Daily Archives: January 25, 2014

Mr Big Bucks and the Mamelodi Sundowns

“On December 5th of last year, South Africans bade farewell to Nelson Mandela. In general the new republic’s founding father was remembered as a principled, but pragmatic political leader. Some media coverage, however, reduced him to a one-dimensional figure, at odds with the larger South African struggle. That Mandela advocated armed struggle and formed alliances with communists was conveniently downplayed by all sorts of political causes and personalities whose politics Mandela would have opposed while he was alive, but who now claimed him as one of their own. Mandela was also favorably compared to his former wife Winnie Madikizela. His time in prison, presented as character-building, was contrasted with her increasing radicalism and criminal actions in the 1980s. Most black South Africans, however, were not scandalized by Mandela’s one-time celebration of violent struggle or his communist leanings, or by Winnie’s complicated, but flawed, legacy, which was formed in a more compromising, violent outside.” Roads and Kingdoms

Brazil and its ‘relatively simple’ World Cup delays

“In a rare question-and-answer huddle with Brazilian journalists this week, President Dilma Rousseff pronounced with confidence that the beleaguered new football stadium in the southern city of Curitiba would ‘definitely’ be ready for the World Cup. Mrs Rousseff was speaking on the pitch at the Arena das Dunas in the northern coastal city of Natal, which she had just officially opened with a rather nervous kick of a ball from the centre-spot. It was a rare high-point for Brazil – and its World Cup organisers – after a disastrous week during which a high-level Fifa delegation had seen, warts and all, the state of the country’s readiness for the tournament that begins in mid-June.” BBC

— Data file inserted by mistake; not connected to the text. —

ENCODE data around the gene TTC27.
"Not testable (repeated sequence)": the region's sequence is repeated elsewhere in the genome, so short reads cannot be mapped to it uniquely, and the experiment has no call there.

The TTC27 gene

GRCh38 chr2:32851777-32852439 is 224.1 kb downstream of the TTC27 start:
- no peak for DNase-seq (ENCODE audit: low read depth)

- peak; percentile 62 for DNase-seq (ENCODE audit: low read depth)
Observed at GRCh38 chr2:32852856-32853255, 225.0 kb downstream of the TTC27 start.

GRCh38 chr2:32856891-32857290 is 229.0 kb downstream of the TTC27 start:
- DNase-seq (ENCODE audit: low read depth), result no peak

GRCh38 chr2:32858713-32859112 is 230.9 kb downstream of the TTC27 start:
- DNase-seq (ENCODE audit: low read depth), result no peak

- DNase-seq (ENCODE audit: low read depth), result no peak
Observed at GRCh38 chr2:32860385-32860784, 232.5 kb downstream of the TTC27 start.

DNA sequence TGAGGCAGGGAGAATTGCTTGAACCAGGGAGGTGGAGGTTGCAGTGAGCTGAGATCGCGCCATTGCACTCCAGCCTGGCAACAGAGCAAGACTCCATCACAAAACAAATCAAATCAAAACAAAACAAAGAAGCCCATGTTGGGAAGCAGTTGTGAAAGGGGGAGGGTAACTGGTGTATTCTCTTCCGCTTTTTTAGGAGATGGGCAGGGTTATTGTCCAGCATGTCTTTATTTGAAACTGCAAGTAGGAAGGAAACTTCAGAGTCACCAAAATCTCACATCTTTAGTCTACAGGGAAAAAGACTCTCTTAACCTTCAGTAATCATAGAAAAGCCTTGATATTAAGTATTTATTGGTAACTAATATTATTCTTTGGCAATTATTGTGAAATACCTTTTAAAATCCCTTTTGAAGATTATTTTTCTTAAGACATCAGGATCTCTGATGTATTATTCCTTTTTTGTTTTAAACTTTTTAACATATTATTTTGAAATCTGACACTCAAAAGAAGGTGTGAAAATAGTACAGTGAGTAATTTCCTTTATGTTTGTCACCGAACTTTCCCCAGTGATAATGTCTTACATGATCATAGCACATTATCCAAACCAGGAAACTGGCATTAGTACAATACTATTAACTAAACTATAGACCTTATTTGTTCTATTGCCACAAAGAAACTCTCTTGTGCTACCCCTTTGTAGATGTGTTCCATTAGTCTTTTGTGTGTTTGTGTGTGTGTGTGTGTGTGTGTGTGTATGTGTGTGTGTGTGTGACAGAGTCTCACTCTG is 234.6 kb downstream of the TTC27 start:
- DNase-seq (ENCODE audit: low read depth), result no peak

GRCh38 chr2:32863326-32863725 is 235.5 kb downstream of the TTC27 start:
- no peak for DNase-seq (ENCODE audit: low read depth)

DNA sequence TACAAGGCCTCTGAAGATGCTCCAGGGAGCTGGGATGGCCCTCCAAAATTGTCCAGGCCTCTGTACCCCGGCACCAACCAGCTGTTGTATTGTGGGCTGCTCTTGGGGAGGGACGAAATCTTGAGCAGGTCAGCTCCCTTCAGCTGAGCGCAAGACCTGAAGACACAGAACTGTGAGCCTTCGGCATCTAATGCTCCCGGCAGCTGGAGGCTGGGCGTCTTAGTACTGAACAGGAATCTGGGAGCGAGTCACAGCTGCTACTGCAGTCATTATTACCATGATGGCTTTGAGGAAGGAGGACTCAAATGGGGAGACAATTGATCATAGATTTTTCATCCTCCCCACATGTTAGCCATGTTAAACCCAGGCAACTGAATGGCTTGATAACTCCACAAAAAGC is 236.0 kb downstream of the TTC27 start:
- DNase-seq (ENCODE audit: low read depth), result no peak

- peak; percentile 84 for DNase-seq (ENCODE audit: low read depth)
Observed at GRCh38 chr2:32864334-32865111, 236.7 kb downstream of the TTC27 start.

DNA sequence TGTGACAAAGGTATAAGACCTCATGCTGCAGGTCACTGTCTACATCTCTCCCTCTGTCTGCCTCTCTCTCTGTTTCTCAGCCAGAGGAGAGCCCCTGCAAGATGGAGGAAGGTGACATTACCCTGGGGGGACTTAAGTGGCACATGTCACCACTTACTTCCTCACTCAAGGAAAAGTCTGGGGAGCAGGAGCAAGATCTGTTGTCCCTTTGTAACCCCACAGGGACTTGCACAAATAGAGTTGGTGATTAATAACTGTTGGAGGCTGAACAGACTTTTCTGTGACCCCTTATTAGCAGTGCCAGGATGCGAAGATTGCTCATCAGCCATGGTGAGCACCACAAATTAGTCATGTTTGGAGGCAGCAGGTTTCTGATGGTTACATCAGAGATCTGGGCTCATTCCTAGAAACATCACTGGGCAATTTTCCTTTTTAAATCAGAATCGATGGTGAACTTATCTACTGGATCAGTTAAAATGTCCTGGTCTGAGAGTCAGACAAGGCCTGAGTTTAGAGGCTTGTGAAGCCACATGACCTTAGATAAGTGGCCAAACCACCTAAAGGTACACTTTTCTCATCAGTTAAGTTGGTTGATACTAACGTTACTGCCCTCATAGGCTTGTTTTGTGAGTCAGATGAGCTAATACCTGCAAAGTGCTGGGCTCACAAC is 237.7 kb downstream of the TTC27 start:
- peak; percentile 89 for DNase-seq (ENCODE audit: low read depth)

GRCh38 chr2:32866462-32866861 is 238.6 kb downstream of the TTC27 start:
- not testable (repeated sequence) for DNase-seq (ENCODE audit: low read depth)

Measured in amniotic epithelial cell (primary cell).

River Plate v Boca Juniors: Argentina’s ultimate rivalry

“Summer is a hellish time to be in Buenos Aires. First, because the temperatures are enough to wilt even the strongest constitution – I type this whilst sitting in the living room in my pants, with the air conditioning on, and thanks to the 40 degrees Celsius outside, I’m still sweating. But for the football fan, there’s a more prosaic reason: from mid-December until early February, the Argentine league shuts down, and with clubs relocating to coastal resorts or holiday towns far from the capital to undergo ‘pre-season’ (I use inverted commas because technically, we’re actually halfway through the season), there’s no competitive football to enjoy.” World Soccer